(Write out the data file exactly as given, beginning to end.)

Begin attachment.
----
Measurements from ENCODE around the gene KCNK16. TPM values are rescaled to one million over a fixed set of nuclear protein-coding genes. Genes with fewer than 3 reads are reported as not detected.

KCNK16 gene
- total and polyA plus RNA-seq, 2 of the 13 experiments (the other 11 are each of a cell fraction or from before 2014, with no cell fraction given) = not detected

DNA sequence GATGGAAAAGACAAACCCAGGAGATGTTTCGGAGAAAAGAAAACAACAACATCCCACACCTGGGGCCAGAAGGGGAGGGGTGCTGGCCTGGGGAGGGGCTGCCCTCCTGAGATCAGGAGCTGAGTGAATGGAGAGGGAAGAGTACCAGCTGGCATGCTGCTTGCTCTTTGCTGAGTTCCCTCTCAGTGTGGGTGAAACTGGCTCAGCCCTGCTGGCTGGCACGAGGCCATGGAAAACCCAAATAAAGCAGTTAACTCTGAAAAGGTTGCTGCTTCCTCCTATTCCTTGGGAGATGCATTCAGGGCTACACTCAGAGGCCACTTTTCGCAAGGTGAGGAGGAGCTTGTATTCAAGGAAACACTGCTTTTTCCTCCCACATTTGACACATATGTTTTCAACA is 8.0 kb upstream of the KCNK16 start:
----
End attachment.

Measurements from ENCODE around the gene KCNK16. TPM values are rescaled to one million over a fixed set of nuclear protein-coding genes. Genes with fewer than 3 reads are reported as not detected.

KCNK16 gene
- total and polyA plus RNA-seq, 2 of the 13 experiments (the other 11 are each of a cell fraction or from before 2014, with no cell fraction given) = not detected

DNA sequence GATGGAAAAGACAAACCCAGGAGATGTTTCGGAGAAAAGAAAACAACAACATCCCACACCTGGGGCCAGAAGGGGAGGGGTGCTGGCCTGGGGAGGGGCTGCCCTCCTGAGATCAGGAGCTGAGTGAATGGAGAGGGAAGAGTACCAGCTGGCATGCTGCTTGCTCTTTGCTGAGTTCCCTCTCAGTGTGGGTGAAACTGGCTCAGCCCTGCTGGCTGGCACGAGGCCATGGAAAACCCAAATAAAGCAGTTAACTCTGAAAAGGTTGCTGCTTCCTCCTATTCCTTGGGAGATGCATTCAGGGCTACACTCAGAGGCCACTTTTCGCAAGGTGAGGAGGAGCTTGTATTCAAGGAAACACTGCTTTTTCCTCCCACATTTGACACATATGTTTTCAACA is 8.0 kb upstream of the KCNK16 start: